Wednesday, August 26, 2009

The 80:20 rule (or the Pareto Principle)

You might have come across the 80:20 rule or policy (also known as the Pareto Principle) before, but do you really understand what it is all about? Basically it states that 80% of the effects come from 20% of the causes.
It emerged when an Italian economist Vilfredo Pareto verified that 80% of his country’s wealth was owned by 20% of the population. A few years later, the business management thinker Joseph Juran realised this principle could be applied to a broad set of work from the science of management to the every-day life.
  • Project managers know that 20% of their work consumes 80% of their time and resources;
  • Business managers know that 80% of their sales will come from 20% of their clients;
  • Advertisers know that 80% of the enquiries will be generated by 20% of the advertising mediums;
  • You know that 20% of your weekly activities represent 80% of your happiness;
  • You spend 80% of your salary on 20% of things (such as rent, utility bills and transportation);
There are numerous situations where this rule can be applied, and even though it might not always be true, it is likely that it will still be a minority of actions that produce the majority of results. The way how the Pareto principle can be beneficial to a marketer is that it reminds you to focus on the 20% of activities that really matter and that will make the difference as they will produce 80% of your results. So if you will not have time to do everything you had planned to do, make sure you do not put aside any of the important 20% work that really matters. Work smart, not hard!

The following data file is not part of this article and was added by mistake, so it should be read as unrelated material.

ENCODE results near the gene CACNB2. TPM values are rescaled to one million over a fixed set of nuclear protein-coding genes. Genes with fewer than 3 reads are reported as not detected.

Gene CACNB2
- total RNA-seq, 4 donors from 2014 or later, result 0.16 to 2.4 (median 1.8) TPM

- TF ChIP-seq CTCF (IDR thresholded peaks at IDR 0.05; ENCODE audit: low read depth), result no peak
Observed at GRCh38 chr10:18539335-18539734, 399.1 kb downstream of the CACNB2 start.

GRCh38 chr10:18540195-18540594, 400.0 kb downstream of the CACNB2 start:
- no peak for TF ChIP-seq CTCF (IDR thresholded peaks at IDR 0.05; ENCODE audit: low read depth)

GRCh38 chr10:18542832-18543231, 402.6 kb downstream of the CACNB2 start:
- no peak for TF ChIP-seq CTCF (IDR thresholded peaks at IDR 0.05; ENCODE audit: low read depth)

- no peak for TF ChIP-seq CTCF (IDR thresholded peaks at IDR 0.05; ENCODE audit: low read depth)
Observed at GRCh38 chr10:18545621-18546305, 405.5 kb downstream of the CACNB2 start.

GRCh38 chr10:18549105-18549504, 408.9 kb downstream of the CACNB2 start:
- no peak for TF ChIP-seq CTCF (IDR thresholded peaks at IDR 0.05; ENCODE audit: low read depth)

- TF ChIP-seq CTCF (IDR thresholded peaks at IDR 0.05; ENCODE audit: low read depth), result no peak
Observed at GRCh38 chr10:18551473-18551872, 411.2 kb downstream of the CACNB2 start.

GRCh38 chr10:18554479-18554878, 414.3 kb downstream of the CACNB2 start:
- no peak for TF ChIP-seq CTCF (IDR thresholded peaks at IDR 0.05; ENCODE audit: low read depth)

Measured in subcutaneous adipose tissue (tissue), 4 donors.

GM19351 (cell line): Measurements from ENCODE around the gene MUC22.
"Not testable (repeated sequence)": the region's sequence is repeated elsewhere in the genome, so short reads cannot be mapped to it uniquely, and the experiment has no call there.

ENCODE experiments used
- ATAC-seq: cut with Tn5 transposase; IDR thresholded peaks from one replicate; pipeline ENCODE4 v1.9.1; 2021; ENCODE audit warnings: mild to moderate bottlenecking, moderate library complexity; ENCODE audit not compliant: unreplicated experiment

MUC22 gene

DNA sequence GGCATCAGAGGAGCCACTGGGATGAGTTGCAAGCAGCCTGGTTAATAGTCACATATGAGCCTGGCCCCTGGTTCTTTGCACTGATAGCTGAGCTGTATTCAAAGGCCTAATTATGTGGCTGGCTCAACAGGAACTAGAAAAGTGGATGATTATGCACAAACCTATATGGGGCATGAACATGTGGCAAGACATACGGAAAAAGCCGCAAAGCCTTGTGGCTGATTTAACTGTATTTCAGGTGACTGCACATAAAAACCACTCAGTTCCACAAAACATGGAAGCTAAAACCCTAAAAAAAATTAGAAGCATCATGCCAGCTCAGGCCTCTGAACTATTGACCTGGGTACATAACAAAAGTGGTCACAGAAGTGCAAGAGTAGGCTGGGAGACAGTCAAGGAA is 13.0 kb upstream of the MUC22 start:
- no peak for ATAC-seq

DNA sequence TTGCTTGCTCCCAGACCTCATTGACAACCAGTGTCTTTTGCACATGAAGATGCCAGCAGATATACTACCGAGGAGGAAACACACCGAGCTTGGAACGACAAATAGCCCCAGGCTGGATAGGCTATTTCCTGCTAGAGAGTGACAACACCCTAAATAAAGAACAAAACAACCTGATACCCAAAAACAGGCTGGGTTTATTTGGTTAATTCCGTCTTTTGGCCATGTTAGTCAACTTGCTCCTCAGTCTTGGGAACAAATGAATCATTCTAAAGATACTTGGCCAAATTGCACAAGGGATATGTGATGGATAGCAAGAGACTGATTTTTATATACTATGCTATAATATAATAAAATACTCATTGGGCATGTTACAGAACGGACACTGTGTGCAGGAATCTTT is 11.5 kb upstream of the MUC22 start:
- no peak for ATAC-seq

How can the 80:20 rule apply to a marketing plan?

It is crucial for a marketing plan to achieve the maximum impact; therefore it must be clear, concise and simple. It needs to concentrate on the 20% really relevant research and information to obtain 80% of its efficiency and consequently 80% of the business profits.

Thursday, August 20, 2009

What is the difference between a marketing plan and a business plan?

Very often people can get confused with the two, but the fact is that the marketing plan (focused on the marketing strategy) will usually integrate a business plan (focused on the overall business strategy).
Your business plan is a decision-making tool that will cover a detailed insight into your industry, define your business structure, the product or service offered, your business goals, the people involved and the financials associated to achieve the referred goals.
Within the business plan there should always be included a marketing plan which will in turn, focus on the marketing strategy for the business.
A business plan will not be complete without a marketing plan; however, a marketing plan can be presented on its own. To understand more clearly what is included in each type of plan, please view each plan’s general structure below:

Business Plan Structure

Marketing Plan Structure

1. Executive summary

1. Executive Summary

2. Company description

2. Situation Analysis

3. Market analysis

3. Marketing Strategy

4. Marketing plan

4. Marketing budget and forecasts

5. Operations plan

5. Control and evaluation

6. Management team

6. Timeline

7. Financial plan

7. Attachments

8. Timeline

9. Attachments